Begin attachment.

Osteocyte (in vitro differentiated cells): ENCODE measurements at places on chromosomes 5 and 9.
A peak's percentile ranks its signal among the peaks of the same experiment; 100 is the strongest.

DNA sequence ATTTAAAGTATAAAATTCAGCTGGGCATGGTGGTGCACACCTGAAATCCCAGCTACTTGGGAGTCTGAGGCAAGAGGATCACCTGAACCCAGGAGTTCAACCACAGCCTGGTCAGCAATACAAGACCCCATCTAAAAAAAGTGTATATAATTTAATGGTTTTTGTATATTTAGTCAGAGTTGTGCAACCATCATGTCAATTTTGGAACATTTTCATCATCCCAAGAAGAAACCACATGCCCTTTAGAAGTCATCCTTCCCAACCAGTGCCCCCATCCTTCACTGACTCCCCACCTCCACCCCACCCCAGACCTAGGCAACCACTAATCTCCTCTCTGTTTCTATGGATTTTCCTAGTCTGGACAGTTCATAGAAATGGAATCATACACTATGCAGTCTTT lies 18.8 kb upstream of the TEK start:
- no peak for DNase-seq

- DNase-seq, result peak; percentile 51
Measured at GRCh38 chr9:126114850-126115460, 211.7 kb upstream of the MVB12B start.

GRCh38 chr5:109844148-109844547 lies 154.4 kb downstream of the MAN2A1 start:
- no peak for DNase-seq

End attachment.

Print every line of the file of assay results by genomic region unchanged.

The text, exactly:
Osteocyte (in vitro differentiated cells): ENCODE measurements at places on chromosomes 5 and 9.
A peak's percentile ranks its signal among the peaks of the same experiment; 100 is the strongest.

DNA sequence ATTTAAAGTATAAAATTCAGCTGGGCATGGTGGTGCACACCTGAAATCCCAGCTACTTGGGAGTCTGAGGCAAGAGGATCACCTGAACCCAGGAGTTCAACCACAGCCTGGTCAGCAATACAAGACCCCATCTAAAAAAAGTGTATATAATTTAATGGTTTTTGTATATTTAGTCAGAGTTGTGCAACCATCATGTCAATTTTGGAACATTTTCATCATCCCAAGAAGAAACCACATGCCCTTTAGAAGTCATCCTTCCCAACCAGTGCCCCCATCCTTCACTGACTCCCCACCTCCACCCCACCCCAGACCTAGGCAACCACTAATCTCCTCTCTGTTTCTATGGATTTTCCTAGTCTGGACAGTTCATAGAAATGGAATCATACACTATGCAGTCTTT lies 18.8 kb upstream of the TEK start:
- no peak for DNase-seq

- DNase-seq, result peak; percentile 51
Measured at GRCh38 chr9:126114850-126115460, 211.7 kb upstream of the MVB12B start.

GRCh38 chr5:109844148-109844547 lies 154.4 kb downstream of the MAN2A1 start:
- no peak for DNase-seq